On Sunday morning, we woke up in our B&B, us asleep in our double room on the second floor, the kids in their own twin room on the third floor, relieved that they’d made it through the night without them calling out and waking all the other guests!  We enjoyed the home made breakfast and then hopped in the car and headed off to Rye.Rye is another fascinating port town — the port silted up back in the 16C, so the town sits on a hill which used to be an island, some 12 miles from the actual sea.  There are tidal rivers that run around the village however and some boat owners still keep boats there, although as you can see, sailing them out again would require some knowledge of tides and a bit of planning!


Rye is famous for it’s cobbled streets and according to the tourist brochure was called “the best small town in Britain” by Getaway in Australia.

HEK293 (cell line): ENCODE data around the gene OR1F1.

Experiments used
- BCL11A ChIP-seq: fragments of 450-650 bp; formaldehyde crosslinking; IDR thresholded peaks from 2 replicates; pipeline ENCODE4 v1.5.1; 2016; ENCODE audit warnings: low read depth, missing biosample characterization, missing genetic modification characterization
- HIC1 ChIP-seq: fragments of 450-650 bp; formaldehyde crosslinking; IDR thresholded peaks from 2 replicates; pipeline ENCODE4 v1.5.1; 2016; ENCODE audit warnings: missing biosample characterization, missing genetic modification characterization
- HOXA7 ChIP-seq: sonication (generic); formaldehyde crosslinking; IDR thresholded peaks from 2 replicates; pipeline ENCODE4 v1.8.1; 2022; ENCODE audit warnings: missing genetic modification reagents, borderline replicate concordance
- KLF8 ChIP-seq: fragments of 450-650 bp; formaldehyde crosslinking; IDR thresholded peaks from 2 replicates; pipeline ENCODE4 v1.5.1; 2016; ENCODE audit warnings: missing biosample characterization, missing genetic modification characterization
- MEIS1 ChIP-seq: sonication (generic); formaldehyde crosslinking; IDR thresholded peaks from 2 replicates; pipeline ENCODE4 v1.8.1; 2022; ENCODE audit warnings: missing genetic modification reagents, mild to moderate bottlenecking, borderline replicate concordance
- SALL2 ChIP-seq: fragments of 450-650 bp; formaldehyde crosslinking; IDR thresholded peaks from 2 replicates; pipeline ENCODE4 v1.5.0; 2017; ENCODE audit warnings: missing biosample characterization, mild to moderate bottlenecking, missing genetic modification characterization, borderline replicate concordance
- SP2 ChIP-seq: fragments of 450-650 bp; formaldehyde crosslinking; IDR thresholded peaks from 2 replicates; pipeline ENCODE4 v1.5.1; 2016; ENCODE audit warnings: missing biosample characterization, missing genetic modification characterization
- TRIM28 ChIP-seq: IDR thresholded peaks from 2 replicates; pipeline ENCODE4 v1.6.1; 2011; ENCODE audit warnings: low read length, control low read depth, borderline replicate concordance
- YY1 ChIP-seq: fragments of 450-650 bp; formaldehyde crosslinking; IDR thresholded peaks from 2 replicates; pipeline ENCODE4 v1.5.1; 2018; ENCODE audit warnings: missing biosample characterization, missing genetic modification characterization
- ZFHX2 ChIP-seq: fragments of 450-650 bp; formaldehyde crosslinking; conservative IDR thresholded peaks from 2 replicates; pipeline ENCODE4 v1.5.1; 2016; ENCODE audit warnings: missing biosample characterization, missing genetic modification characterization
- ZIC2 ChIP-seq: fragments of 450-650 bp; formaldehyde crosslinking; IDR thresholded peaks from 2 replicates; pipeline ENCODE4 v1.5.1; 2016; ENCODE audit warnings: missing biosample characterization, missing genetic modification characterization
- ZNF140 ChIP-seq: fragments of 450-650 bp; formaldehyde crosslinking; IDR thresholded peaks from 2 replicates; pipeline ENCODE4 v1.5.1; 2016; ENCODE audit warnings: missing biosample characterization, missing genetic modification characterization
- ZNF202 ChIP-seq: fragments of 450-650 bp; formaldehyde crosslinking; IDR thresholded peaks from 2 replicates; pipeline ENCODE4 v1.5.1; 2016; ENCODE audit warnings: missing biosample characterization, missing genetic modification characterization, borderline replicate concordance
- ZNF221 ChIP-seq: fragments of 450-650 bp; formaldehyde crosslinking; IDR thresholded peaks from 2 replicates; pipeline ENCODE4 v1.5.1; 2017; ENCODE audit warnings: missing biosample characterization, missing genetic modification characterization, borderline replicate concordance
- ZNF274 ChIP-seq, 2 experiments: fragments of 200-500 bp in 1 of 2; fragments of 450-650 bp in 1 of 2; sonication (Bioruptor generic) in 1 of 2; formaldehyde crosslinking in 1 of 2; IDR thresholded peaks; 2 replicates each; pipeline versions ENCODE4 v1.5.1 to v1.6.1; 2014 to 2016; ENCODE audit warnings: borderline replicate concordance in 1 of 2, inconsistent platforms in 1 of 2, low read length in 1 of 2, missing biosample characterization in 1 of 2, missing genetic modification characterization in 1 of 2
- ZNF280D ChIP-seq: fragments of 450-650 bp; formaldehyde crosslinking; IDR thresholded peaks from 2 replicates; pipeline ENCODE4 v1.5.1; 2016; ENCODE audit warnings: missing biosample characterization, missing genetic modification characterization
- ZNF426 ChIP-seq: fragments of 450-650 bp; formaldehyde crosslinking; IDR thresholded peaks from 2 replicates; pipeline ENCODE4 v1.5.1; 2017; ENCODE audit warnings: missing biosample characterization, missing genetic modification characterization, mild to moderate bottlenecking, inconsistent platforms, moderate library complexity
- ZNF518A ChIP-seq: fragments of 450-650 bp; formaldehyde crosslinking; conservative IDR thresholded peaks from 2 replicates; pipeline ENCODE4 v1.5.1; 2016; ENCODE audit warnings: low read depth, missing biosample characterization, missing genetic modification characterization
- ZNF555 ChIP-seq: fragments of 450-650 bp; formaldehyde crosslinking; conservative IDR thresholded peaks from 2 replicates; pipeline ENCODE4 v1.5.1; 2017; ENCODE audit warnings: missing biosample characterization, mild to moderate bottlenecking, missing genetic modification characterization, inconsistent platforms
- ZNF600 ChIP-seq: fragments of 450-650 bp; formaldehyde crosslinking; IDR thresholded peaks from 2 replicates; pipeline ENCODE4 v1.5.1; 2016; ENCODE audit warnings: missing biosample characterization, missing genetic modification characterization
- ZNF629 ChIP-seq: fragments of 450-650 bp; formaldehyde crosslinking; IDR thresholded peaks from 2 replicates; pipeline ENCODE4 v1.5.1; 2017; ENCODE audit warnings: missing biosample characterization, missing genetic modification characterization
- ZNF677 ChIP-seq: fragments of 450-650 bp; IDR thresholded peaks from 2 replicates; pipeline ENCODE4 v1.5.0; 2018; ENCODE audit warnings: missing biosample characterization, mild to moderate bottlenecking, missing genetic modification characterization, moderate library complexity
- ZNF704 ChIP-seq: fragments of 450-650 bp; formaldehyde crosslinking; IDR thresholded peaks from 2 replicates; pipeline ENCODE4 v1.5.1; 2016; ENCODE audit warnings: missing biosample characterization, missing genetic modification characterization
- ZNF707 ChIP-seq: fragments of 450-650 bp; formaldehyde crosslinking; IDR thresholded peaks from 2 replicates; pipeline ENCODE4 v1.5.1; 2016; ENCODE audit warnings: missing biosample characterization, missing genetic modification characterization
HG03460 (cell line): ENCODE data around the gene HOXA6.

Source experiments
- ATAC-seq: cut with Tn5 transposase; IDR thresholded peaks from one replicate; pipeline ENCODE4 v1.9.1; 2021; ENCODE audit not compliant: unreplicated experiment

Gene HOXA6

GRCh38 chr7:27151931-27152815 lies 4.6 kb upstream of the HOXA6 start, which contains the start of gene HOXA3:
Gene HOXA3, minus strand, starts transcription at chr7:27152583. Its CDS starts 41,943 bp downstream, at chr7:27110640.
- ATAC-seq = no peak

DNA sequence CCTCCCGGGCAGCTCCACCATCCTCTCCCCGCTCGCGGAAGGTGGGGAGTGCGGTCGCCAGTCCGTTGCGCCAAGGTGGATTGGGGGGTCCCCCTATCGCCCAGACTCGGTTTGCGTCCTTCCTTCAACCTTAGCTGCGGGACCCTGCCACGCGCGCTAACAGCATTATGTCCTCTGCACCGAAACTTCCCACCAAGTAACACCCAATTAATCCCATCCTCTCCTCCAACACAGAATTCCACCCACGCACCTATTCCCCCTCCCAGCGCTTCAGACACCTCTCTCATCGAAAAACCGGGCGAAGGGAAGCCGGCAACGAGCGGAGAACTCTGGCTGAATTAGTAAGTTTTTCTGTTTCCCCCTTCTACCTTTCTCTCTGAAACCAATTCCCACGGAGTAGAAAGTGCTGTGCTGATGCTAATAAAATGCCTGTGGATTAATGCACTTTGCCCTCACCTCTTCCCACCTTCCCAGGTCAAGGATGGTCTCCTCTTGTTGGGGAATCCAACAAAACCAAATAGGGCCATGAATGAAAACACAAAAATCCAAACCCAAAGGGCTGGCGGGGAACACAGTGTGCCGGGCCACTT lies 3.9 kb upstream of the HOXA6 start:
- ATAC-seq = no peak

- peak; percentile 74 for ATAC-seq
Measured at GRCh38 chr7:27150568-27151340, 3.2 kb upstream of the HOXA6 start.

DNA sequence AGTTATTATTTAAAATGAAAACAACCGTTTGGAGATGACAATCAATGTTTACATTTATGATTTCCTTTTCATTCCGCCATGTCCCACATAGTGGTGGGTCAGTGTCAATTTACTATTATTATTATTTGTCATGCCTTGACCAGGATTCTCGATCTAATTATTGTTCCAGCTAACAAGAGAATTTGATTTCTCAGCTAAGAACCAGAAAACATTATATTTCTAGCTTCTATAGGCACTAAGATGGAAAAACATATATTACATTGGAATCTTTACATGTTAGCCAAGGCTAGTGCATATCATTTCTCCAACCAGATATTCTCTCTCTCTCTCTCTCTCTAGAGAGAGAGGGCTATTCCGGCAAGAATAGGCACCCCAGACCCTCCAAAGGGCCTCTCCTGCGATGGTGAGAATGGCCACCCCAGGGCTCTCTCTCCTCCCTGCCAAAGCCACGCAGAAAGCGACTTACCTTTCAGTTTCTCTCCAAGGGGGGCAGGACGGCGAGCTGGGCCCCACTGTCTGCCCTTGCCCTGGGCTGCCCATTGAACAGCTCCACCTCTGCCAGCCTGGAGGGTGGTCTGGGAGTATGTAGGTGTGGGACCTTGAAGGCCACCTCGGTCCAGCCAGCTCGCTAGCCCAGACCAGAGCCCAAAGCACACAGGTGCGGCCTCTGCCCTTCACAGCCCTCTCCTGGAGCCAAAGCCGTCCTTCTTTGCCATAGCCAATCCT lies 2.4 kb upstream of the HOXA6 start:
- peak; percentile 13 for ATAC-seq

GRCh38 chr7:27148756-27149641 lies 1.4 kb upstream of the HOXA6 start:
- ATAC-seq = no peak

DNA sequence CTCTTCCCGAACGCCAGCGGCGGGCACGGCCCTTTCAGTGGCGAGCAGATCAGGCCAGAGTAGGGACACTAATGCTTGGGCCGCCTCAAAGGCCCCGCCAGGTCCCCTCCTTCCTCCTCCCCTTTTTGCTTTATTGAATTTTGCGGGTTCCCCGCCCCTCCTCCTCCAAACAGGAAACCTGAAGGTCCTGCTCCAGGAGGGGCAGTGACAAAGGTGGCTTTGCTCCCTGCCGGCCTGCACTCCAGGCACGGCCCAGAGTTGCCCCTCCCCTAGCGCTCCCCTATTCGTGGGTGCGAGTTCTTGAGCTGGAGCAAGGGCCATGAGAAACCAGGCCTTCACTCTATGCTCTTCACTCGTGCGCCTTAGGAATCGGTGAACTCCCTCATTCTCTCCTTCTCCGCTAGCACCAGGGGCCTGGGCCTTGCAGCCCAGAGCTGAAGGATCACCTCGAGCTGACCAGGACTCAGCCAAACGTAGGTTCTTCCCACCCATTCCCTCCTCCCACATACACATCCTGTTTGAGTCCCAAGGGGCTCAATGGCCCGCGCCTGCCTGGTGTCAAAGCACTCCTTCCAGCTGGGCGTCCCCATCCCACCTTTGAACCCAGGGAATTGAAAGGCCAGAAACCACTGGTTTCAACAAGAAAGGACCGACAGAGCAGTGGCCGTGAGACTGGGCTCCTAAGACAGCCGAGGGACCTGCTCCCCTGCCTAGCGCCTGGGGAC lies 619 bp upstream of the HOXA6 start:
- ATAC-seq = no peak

It’s also full of lots of old tudor style houses and at times I wondered what the locals make of all the tourists tramping through their streets, although I guess many of them make a living off the trade.


From the Ypres Tower, a remaining part of the old wall, you get a great view over the marsh which used to be the sea.


The kids had great fun with these stocks, teasing each other with Christmas Candy canes.


Ella learnt all about Tudor buildings in school and is in equal parts fascinated and revolted by them as apparently one of the ingredients in lime they used in the walls was horse dung. Basically she enjoys looking at them, but cringes if we ever go inside one!


Rye is certianly worth a visit if you get to that part of England.